MISSOULA – If academic scholarships came with trophies University of Montana senior Beatrix Frissell would need a case.
Selected as a Truman Scholar, Demmer Scholar, Montana University System Honors Scholar and UM Presidential Leadership Scholar, Frissell recently learned she’s been selected as one of just 40 students out of 951 applicants in the country to receive a 2023 Marshall Scholarship.
This highly competitive, merit-based scholarship provides funding for graduate study in the U.K. Frissell will spend the next two years studying first at the University of Edinburgh and then King’s College London.
“When I applied, I didn’t really expect to win, so this is a bit of a shock but also very exciting,” said Frissell, who happens to have a fair share of actual medals and trophies as a leader of UM’s cross-country and track and field teams.
Double majoring in political science in UM’s College of Humanities and Sciences and environmental science and sustainability in the W.A. Franke College of Forestry and Conservation, Frissell is passionate about environmental justice and policy. In the U.K. she will continue studying issues surrounding land and water rights and their impacts on local communities. While at the University of Edinburgh, she plans to earn a Master of Science in global environment, politics and society.
“You see many of the same issues in the U.K. as you see in the U.S. and in Montana,” said Frissell, a native of Polson. “In South Wales, for example, there is a mining component to environmental justice just as there is in Montana.”
A member of the Davidson Honors College, Frissell has been active in many campus organizations, completing UM’s Global Leadership Initiative 12-credit certificate program, serving on the Associated Students of UM Elections and Relations and Affairs committees, and participating in UM’s first SEA Change Cohort (Safe, Empowered, Accelerated) to advance gender equity and combat stereotypes.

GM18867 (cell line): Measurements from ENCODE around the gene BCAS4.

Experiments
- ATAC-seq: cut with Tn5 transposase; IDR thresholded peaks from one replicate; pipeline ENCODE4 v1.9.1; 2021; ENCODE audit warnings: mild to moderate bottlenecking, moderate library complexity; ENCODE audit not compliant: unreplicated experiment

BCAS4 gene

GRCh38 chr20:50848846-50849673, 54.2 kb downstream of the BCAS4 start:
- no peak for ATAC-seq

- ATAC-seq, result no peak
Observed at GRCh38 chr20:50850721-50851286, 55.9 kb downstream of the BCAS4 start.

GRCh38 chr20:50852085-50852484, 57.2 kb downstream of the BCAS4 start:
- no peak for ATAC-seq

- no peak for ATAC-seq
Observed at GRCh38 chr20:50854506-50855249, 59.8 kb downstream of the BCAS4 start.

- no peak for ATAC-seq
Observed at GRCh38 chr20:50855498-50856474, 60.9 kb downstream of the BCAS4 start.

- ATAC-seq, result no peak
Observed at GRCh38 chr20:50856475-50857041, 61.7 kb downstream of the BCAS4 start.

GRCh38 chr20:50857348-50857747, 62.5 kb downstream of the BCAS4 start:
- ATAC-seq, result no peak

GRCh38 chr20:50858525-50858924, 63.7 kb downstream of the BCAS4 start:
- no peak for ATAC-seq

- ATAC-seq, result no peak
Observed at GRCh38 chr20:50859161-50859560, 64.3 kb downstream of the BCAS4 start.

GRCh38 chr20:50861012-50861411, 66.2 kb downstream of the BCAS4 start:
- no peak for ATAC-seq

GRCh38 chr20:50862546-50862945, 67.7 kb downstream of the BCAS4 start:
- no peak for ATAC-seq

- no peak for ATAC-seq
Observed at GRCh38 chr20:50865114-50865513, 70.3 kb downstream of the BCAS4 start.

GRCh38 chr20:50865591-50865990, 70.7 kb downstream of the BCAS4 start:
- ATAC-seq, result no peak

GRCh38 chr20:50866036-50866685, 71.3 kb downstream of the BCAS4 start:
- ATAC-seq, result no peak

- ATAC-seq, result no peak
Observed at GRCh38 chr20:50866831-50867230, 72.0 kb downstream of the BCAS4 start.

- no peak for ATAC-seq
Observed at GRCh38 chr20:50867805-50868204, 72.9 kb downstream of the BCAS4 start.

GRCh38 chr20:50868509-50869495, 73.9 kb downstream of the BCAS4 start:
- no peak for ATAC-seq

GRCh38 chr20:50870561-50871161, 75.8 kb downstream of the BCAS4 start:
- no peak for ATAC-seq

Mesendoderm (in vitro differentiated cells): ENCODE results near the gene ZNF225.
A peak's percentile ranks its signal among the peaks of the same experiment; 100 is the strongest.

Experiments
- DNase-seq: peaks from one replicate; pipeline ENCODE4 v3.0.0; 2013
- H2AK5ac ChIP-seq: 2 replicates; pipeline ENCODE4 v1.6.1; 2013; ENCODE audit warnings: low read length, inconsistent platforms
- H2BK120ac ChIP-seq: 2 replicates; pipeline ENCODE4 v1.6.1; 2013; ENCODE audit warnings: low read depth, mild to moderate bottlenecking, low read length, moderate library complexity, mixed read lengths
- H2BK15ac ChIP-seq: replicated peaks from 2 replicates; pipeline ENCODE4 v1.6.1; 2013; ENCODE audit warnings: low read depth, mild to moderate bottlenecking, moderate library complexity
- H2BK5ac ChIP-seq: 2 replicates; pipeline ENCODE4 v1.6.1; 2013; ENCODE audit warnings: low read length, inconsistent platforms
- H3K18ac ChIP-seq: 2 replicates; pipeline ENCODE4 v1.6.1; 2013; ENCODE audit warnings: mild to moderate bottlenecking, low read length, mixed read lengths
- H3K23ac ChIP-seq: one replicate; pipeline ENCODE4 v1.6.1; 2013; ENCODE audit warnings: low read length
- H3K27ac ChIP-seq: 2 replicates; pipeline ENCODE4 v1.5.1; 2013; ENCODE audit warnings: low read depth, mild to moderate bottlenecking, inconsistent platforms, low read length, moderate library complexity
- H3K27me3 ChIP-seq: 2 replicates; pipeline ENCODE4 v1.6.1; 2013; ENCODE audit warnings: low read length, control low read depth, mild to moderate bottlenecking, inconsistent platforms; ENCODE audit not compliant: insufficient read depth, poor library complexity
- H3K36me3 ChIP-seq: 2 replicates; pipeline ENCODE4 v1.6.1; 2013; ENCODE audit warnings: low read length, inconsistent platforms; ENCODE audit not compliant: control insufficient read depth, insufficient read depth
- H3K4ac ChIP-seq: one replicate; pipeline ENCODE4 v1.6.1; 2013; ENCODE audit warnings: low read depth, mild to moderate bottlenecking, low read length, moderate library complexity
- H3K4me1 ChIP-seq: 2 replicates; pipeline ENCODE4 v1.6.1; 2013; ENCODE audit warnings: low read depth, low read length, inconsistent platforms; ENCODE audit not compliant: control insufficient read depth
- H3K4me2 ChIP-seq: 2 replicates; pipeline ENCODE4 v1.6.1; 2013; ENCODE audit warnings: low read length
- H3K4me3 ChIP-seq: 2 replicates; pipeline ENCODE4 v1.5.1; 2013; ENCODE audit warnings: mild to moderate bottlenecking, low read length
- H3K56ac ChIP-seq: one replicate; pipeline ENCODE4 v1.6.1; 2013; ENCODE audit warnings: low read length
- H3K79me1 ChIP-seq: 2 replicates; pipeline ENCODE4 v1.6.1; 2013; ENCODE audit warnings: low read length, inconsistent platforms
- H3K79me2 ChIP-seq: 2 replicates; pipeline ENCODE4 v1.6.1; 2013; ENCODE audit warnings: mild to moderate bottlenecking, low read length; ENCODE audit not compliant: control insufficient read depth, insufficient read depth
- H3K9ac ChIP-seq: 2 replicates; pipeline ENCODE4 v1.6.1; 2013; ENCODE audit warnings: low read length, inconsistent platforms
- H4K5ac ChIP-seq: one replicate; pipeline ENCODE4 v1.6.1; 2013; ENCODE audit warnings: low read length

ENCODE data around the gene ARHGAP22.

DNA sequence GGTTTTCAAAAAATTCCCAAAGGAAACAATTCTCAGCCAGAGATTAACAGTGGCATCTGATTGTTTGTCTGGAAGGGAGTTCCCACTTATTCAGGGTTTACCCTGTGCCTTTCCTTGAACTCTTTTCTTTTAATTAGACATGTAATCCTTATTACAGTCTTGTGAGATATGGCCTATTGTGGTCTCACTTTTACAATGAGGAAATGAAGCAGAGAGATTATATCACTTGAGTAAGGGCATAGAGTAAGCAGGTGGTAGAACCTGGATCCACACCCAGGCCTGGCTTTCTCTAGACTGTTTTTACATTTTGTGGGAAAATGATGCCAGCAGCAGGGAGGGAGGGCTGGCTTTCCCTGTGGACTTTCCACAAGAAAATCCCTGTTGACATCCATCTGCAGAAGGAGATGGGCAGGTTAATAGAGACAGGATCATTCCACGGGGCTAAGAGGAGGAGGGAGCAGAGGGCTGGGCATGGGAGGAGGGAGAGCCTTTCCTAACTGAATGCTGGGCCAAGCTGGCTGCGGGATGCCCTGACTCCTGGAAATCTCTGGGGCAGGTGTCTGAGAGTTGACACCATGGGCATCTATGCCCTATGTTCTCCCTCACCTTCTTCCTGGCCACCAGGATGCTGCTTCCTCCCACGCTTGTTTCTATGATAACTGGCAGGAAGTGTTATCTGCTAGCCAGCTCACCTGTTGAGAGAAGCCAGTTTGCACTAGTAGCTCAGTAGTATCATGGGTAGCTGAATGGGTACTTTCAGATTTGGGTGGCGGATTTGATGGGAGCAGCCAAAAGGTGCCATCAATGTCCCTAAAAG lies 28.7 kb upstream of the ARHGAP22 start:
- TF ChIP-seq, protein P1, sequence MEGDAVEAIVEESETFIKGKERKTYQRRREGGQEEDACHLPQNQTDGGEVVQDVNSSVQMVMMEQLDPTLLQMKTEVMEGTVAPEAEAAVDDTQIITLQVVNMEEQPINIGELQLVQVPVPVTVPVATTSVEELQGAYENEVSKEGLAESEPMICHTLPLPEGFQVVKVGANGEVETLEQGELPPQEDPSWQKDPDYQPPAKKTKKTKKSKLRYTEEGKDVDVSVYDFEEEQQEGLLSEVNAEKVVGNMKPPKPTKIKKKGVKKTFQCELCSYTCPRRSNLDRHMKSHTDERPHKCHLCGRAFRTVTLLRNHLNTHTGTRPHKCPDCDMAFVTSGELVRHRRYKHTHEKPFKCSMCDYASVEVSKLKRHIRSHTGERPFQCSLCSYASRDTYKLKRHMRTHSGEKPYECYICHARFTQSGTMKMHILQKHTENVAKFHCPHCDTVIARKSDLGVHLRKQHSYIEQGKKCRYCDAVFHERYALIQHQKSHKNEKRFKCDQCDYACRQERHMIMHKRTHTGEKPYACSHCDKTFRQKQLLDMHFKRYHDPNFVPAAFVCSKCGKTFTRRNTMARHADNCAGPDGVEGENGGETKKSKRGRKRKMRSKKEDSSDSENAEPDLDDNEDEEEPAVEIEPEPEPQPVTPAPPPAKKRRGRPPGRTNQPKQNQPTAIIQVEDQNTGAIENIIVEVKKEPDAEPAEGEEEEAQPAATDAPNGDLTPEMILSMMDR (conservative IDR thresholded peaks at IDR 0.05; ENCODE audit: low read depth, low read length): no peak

Between her sophomore and junior year, Frissell completed an internship at the U.S. Department of Interior, working in the Office of Environmental Policy and Compliance. She followed that up with an internship between junior and senior year interning for the United State's Forest Service in Lolo National Forest.
“I have definitely learned a lot about leadership the past few years,” Frissell said. “That includes being willing to speak out about causes you believe in.”
Her mentor Kylla Benes, director of UM’s Office of External Scholarships and Fellowships, has watched Frissell’s passion for her studies and engagement grow, noting that she represents the very best of what it means to be a Griz.
“Bea’s intellectual commitment and drive, not only to succeed, but to make the world a better place is really what we aim to foster at UM,” said Benes. “It’s why Bea has garnered so much recognition throughout her collegiate career.”
In addition to winning the Marshall, Frissell also was a finalist for a Rhodes Scholarship this fall, and the application for both was particularly harrowing, she added.
“I had my appendix removed 24 hours before I had to submit the Rhodes scholarship, and I still had some editing to do on my personal statement at that point,” she said. “I stayed up late that night and submitted it, but whew, the timing was bad!”
Although it’s early in the process, Frissell has investigated possible modules to take in the U.K – that’s the term for classes, said Frissell, already picking up the lingo – and what she should consider packing for Scottish weather.
She admits to being a bit nervous about traveling overseas for the first time. But as she knows from her academic and athletic successes, growth only comes from embracing new experiences and challenges.
That includes her summer plans to potentially complete an internship through her Truman Scholarship working for Earth Justice in Washington, D.C.
Frissell ultimately wants to start a nonprofit specializing in environmental issues and politics. A true Montanan, she plans to return to the Big Sky State when her studies are done.
And yes, as she noted when winning the Truman Scholarship last spring, she still might one day run for governor.
“I can’t wait to see what she accomplishes,” Benes said.
Celebrating its 70th anniversary, the Marshall Scholarships were created by an Act of British Parliament in 1953 as a thank you to former U.S. Secretary of State General George Marshall and the U.S. for assistance under the Marshall Plan. Since that time, the British government has provided scholarships for over 2,200 Americans, many of whom have gone on to play leading roles addressing global challenges facing society.
Contact: Dave Kuntz, UM director of strategic communications, 406-243-5659, email@example.com.